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Published online: 2024-06-12

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Gastrostomies and clinical outcomes: a cohort of different enteral feeding techniques in advanced cancer palliative care

Thais Mesquita da Silva1, Brenda Domingues Wanderley1, Rosane de Souza Santos1, Mariana Fernandes Costa1


Background: The aim of the study was to assess complications after gastrostomy (GTT) performance using different techniques and the impact on survival of patients with advanced cancer in exclusive palliative care.

Patients and methods: Retrospective study with patients using gastrostomies, hospitalized in the oncology palliative care unit, where complications of the procedure were evaluated according to the period of occurrence and case severity.

Results: A total of 47 patients participated, being 83% male. Surgical gastrostomy was performed in 17%, radiointervention in 51.1% and endoscopy in 31.9%. At the time of GTT indication, functional capacity by Karnofsky Performance Status (KPS) was different between groups and 87.5% patients eligible for surgery had KPS ≥ 60%. On the date scheduled for GTT via surgery, only 50% patients had KPS ≥ 60% and at that time no difference in KPS was observed between the types of intervention. The most frequent complications were abdominal pain and extravasation of the diet. There was no difference in terms of complications regarding the type of technique chosen; however, individuals submitted to radiointervention had a greater 30-day survival. C-reactive protein (CRP) > 10 mg/dL, Modified Glasgow Prognostic Score (mGPS) ≥ 1 and presence of comorbidities were independent predictors of poorer survival.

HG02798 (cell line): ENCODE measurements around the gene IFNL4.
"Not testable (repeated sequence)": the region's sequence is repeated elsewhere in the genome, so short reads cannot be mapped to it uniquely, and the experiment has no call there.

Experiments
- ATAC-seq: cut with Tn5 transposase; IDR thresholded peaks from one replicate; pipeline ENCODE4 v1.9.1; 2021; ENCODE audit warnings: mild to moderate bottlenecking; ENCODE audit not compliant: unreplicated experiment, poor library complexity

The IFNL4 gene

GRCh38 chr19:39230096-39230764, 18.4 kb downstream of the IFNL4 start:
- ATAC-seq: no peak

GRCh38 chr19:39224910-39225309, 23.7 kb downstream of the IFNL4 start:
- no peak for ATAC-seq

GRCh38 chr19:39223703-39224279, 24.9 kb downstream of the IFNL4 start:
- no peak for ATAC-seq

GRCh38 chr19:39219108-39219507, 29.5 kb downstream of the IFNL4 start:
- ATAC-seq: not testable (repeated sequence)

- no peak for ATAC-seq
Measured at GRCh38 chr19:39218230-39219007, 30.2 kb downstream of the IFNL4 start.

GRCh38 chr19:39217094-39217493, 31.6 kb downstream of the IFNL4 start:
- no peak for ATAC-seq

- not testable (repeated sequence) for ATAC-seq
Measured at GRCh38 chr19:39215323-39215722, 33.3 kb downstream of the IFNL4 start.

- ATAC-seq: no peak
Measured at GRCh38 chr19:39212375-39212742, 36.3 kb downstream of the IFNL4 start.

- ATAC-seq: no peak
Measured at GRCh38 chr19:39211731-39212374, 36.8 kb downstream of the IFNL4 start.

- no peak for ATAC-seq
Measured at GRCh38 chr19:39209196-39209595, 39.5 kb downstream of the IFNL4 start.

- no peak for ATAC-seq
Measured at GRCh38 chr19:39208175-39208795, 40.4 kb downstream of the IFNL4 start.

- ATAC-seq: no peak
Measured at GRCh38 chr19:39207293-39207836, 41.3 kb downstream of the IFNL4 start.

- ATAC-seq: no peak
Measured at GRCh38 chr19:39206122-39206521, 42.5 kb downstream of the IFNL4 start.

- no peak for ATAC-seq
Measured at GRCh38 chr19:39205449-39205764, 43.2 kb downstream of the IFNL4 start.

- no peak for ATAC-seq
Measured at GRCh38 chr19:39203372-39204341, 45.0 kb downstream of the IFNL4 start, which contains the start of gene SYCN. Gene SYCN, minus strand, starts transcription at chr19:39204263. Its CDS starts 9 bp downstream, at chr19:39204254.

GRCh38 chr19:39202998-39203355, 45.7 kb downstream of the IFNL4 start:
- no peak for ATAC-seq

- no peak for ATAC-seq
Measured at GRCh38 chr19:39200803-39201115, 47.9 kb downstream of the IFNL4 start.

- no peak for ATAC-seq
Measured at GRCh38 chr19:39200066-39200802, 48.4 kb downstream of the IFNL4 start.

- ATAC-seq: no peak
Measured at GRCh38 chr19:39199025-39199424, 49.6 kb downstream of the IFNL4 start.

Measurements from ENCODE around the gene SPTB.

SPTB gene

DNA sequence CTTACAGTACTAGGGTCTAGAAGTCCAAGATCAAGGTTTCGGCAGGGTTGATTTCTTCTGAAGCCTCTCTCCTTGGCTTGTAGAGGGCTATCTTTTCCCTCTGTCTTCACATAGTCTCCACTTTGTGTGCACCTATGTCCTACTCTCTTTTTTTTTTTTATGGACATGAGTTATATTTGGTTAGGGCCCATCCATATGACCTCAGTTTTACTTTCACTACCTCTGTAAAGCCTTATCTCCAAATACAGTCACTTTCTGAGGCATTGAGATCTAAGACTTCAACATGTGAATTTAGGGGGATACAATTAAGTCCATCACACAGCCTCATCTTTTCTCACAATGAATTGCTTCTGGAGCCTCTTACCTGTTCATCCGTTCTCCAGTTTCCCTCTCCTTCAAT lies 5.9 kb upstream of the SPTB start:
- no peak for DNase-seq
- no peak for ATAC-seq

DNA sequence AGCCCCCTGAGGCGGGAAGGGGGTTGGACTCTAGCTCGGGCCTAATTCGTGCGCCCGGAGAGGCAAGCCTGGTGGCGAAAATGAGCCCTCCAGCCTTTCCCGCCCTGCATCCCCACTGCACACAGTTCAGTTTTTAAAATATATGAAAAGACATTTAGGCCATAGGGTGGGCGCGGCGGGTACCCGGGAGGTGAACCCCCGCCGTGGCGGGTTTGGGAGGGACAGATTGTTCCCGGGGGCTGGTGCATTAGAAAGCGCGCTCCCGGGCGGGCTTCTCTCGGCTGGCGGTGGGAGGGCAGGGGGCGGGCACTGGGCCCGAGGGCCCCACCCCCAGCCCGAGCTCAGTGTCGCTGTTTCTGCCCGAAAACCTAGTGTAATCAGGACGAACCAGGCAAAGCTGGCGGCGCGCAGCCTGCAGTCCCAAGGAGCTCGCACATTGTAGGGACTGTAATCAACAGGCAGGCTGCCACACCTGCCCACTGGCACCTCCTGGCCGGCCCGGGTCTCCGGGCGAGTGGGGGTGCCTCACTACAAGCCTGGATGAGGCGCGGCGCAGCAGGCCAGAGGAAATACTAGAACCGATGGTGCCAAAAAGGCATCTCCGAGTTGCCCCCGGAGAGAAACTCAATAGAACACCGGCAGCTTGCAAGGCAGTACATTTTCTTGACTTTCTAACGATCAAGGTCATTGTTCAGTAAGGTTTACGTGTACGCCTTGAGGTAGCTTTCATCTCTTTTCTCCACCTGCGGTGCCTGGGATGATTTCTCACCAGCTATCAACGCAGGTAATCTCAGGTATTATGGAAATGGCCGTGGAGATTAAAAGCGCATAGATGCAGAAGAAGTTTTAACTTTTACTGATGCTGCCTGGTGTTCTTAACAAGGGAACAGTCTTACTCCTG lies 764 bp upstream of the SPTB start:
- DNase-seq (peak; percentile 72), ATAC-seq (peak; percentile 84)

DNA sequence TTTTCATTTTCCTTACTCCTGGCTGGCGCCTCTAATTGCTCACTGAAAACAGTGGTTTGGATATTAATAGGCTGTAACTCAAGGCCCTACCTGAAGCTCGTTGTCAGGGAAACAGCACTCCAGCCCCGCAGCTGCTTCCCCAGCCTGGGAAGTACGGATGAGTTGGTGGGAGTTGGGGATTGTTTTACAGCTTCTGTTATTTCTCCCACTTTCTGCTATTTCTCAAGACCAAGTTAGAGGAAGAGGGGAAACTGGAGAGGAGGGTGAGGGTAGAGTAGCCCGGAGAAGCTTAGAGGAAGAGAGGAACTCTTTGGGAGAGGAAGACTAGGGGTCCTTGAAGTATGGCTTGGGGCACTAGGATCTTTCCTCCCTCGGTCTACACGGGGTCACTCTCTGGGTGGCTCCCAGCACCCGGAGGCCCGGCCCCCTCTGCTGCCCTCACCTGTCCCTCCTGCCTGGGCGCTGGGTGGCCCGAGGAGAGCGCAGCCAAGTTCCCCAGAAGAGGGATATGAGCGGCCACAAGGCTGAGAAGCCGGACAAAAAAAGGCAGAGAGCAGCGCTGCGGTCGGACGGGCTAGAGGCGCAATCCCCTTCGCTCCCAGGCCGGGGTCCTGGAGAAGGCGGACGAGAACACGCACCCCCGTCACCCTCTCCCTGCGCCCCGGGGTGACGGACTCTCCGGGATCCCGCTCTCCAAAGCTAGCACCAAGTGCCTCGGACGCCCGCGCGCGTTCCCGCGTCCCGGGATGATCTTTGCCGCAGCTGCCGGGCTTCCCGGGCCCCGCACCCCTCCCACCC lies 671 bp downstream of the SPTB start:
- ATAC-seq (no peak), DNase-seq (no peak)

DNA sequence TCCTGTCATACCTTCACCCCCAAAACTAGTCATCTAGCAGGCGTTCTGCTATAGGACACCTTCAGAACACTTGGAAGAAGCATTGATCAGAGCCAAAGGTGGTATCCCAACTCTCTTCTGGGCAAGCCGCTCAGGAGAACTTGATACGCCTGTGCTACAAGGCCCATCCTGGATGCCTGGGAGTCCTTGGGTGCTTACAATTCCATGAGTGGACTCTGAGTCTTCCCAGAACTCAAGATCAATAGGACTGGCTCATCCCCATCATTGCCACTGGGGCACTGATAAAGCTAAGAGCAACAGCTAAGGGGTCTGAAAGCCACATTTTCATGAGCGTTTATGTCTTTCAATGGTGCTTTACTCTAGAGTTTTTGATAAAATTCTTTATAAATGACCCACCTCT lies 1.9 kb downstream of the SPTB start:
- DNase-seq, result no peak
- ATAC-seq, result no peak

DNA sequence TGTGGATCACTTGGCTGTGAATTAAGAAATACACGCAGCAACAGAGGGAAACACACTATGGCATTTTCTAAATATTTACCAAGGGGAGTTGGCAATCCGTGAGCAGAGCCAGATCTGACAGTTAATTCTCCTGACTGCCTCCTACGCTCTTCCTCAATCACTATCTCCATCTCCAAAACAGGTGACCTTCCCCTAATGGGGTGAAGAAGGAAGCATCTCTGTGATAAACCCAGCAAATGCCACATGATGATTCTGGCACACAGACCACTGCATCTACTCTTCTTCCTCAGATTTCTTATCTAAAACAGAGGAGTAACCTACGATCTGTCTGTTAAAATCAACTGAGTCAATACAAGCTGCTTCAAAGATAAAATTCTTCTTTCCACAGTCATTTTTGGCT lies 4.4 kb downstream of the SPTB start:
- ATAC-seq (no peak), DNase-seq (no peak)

Conclusions: Our findings are consistent with those reported in the literature regarding complications, regardless of the technique selected. Strategies should be designed to reduce the interval between the indication and the performance of the procedure, in order to preserve the functionality of those patients with a recognized limited survival and to obtain better benefits from this intervention.

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